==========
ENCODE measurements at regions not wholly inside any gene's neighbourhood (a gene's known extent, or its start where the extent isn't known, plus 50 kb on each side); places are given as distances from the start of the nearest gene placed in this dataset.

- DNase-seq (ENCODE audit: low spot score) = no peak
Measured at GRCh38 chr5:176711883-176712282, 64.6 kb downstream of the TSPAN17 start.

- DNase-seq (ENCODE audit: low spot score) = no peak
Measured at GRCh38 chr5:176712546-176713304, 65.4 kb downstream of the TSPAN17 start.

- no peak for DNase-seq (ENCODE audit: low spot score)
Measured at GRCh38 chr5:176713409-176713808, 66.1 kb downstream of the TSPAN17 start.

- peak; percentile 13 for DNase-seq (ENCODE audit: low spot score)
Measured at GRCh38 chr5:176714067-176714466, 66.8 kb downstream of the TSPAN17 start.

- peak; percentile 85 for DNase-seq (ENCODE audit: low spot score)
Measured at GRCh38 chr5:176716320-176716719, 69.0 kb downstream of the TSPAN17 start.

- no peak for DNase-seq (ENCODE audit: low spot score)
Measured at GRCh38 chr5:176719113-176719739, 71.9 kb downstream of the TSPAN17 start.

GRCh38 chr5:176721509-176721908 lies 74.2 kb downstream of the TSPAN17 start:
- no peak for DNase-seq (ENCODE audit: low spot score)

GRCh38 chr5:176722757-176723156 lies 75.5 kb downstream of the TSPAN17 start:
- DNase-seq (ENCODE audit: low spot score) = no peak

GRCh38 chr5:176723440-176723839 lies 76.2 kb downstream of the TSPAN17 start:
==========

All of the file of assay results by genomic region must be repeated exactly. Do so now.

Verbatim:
ENCODE measurements at regions not wholly inside any gene's neighbourhood (a gene's known extent, or its start where the extent isn't known, plus 50 kb on each side); places are given as distances from the start of the nearest gene placed in this dataset.

- DNase-seq (ENCODE audit: low spot score) = no peak
Measured at GRCh38 chr5:176711883-176712282, 64.6 kb downstream of the TSPAN17 start.

- DNase-seq (ENCODE audit: low spot score) = no peak
Measured at GRCh38 chr5:176712546-176713304, 65.4 kb downstream of the TSPAN17 start.

- no peak for DNase-seq (ENCODE audit: low spot score)
Measured at GRCh38 chr5:176713409-176713808, 66.1 kb downstream of the TSPAN17 start.

- peak; percentile 13 for DNase-seq (ENCODE audit: low spot score)
Measured at GRCh38 chr5:176714067-176714466, 66.8 kb downstream of the TSPAN17 start.

- peak; percentile 85 for DNase-seq (ENCODE audit: low spot score)
Measured at GRCh38 chr5:176716320-176716719, 69.0 kb downstream of the TSPAN17 start.

- no peak for DNase-seq (ENCODE audit: low spot score)
Measured at GRCh38 chr5:176719113-176719739, 71.9 kb downstream of the TSPAN17 start.

GRCh38 chr5:176721509-176721908 lies 74.2 kb downstream of the TSPAN17 start:
- no peak for DNase-seq (ENCODE audit: low spot score)

GRCh38 chr5:176722757-176723156 lies 75.5 kb downstream of the TSPAN17 start:
- DNase-seq (ENCODE audit: low spot score) = no peak

GRCh38 chr5:176723440-176723839 lies 76.2 kb downstream of the TSPAN17 start: